This is actually true as fuck and one of your points that I agree with strongly. A lot of people say "fuck theory, I just wanna do what I wanna do" but even if your goal is to eschew/defy traditional theory, the best way to accomplish that is to understand how theory works; how can you break rules efficiently if you don't even know them?
People get too intimidated by it, when in reality musical theory is just a matter of learning the language of how music is arranged and comprised; once you learn it, it's completely up to you what you do with that knowledge. All theory is is just a matter of elaborating on things we "know" by listening to music and why certain things "work" or "don't work"
But to counter the "Don't write lyrics first" statement, I wrote this as a poem initially and only months after finishing it lyrically did I even touch it musically and, production aside, is one of my proudest accomplishments:
It's just a matter of how you arrange it all in your head.
I dick around on guitar, and write something down (on staff) if it sounds good and mess with it. I constantly search for weird inspiration. I'll sing a random melody and play it on guitar. Sometimes i'll even write random notes on staff, play it. And see what happens.
>tfw when you're a music theory student and know how to read/write sheet music but don't bother with it
I use to do the "write random shit" method in tab/sheet music software though, I highly recommend TuxGuitar and MuseScore for anybody writing on guitar.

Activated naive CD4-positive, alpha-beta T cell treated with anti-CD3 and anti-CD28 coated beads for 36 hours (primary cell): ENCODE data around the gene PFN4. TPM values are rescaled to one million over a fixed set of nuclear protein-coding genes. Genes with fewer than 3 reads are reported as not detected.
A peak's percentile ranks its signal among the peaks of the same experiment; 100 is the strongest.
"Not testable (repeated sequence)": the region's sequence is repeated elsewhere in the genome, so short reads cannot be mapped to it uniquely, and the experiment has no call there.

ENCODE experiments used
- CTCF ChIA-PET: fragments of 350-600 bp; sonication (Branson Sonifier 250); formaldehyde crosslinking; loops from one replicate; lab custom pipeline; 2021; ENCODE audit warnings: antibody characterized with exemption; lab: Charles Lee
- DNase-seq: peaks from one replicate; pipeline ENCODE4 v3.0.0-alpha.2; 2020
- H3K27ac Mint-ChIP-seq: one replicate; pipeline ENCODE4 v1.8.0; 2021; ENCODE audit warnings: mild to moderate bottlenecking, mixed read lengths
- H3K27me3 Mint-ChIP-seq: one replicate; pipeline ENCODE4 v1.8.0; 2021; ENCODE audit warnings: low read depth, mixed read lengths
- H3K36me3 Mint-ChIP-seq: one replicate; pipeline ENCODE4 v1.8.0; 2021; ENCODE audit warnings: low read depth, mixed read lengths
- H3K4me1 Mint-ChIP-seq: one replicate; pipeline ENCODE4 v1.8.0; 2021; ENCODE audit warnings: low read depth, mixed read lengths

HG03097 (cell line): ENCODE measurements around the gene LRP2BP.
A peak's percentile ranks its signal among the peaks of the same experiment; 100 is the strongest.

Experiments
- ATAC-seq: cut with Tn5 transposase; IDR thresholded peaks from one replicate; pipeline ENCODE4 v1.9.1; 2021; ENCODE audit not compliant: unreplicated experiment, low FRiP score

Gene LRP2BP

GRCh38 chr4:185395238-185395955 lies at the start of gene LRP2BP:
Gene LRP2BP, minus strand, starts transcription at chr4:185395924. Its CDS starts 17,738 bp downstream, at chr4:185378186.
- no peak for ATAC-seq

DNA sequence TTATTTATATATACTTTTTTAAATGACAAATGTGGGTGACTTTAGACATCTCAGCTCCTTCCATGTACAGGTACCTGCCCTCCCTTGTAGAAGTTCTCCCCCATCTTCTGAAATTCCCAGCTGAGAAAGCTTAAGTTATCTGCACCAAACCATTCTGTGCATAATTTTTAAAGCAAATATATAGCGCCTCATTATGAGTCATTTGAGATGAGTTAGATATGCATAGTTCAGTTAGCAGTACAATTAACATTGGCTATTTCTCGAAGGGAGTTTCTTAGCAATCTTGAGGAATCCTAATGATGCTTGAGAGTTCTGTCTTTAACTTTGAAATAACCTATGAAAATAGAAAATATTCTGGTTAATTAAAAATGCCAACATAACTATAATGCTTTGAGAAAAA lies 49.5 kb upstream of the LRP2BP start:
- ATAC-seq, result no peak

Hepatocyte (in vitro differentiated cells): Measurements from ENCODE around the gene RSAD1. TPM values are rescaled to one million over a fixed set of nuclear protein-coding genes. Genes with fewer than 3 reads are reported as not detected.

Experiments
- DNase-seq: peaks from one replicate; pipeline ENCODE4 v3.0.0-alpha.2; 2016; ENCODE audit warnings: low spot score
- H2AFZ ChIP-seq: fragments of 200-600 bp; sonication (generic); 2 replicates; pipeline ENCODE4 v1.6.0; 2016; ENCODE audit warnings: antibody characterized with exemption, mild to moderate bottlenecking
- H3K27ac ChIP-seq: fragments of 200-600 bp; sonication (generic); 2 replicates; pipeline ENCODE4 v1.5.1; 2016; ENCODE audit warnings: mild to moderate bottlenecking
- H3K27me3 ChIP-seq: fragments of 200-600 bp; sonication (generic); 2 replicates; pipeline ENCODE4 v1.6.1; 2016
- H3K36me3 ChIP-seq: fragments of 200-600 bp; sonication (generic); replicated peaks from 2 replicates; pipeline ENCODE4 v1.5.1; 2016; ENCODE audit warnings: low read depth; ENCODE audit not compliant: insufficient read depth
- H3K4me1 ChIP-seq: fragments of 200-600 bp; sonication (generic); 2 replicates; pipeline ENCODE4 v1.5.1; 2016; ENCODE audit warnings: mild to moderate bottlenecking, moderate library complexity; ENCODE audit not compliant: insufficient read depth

I almost always record something, put something on a piano roll and make it sound weird, or fiddle on the guitar/keys/synth and see if I can come up with something. I almost never make demos, because if I write something that sounds nice, it's getting recorded. I almost never write down chords.
Lyrics are completely different. I write lyrics a lot less than I do with music. I always try to think of shit in the shower, because even though it sounds cheesy, it's the easiest way to generally get ideas and come up with words and concepts.
But yeah, I usually think of a sound, pattern, rhythm, chord progression, something like that, and start from there. It's really random most of the time.
I just use it because my memory is shit, and like i said, it is a source of weird inspiration. Not my predominant method. It can be useful to analyze where to go from what you have already made though
I think the only real reason I still write songs is because of the desire to find new sounds/timbres. Chord progressions are practically the same thing every time (even with music theory knowledge), and shit still sounds the same. I just try to sound as weird and original as possible, really. It's becoming harder and harder to do that, though.